Andrea Sharam to research “Uberisation” of housing at new RMIT gig
Cameron Jewell | 25 January 2017
Housing academic Dr Andrea Sharam has been appointed senior lecturer at the School of Property, Construction and Project Management at RMIT in Melbourne, following a six-year position as research fellow with the Institute for Social Research at Swinburne University of Technology.
Dr Sharam’s recent research introduced the term “deliberative development”, whereby occupants are involved in the design of their housing to help increase competition, expand access and promote responsiveness to consumer needs and preferences. This style of development has been used in projects like Nightingale.
While the position at Swinburne was research only, the new tenured position at RMIT will involve research as well as lecturing property, construction and project management students, a field Dr Sharam told The Fifth Estate typically lacks critical analysis.
“It is a very exciting time for property education,” she said. “It’s actually an under-researched field.”
Regarding further research, Dr Sharam has a new research grant from the Australian Housing and Urban Research Institute (AHURI) focusing on disruption in the property space. Dr Sharam will be looking at the “uberisation” of housing, or in other words looking at how a “two-sided matching market” could be employed in the property sector.
“It’s a conceptual and theoretical look at how market design could change various aspects of housing,” she said.
A two-sided matching market – employed by e-commerce companies like Airbnb and Uber – aggregates actors on both side of the market to match supply and demand more efficiently.
While these systems are being employed successfully in many sectors, she said property has been “pretty slow off the mark”.
Housing affordability is key to Dr Sharam’s research, and she said while there had been increased talk on the topic over the past couple of months, it has been a key policy issue for a number of years without much success.
“Governments are finding it extremely difficult,” she said. “They have a conceptual toolbox [of solutions], but are just playing with same tools over and over again. They need to take stock and think really hard about what the issues are.”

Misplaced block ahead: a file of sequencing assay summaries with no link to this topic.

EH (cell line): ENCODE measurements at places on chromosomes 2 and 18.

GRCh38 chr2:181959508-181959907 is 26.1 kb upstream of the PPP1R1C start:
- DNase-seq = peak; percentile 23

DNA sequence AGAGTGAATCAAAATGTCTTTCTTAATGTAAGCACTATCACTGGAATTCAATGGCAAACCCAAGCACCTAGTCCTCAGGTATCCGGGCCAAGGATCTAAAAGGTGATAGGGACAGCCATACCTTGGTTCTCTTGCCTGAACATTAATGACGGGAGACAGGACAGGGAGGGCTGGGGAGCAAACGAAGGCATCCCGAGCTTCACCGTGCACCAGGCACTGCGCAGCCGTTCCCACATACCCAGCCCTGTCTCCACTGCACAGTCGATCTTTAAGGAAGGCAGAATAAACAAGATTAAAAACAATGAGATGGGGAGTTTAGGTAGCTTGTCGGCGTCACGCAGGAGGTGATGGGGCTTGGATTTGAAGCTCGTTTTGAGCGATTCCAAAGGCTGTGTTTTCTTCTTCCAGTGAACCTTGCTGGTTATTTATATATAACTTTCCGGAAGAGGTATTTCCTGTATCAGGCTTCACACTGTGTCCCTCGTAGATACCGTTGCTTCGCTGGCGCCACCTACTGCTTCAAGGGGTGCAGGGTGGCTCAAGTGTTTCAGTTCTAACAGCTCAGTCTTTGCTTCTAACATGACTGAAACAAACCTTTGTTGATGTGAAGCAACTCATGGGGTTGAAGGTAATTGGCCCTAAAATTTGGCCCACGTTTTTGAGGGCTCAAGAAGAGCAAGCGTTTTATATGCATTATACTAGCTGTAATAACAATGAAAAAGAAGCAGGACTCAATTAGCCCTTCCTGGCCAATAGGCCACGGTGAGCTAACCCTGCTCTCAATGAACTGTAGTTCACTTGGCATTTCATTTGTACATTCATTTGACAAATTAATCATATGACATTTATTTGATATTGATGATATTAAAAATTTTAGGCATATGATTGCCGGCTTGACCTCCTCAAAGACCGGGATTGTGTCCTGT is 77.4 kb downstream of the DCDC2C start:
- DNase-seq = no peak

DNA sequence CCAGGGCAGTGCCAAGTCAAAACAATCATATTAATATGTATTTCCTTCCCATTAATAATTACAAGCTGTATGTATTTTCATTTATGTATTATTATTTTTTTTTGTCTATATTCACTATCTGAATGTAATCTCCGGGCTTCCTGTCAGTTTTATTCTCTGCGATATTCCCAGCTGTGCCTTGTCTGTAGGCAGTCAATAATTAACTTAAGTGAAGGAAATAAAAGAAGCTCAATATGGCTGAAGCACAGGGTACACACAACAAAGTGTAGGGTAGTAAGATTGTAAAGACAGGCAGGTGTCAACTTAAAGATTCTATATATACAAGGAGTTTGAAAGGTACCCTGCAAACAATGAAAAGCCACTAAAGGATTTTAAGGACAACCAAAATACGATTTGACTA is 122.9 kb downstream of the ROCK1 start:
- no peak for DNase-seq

She said it seemed governments were beholden to “entrenched interests” in housing, leading to “the same old policy solutions put up”.
She said recent calls for relaxation of urban growth boundaries reflected the powerful lobby groups in the sector. She said these housing bodies also often made calls for less taxation and less regulation, including removing restrictions on density, despite research showing these things could be detrimental.
“[The lobby groups] don’t have much critical analysis themselves. They see themselves as pro-business big bodies, but are not really thinking hard about what really are the best solutions for their members.”
One example is in regards to calls for to remove height and density limits in infill areas. However this, Dr Sharam said, could add inflationary pressure to land prices.
“If you have members who are small developers, as the value of land rises, fewer and fewer can afford to purchase land to develop, making it far harder to get development finance. For inner urban land you have to be a pretty big outfit to get into that market.”
It was difficult, Dr Sharam said, to turn good research into government policy.
She said all the major academic housing researchers had recently presented together to the government on housing affordability.
“The things they are saying are largely not being listened to.
“It’s really about governments themselves understanding [the problem], rather than having knee-jerk reactions or pandering to vested interests.”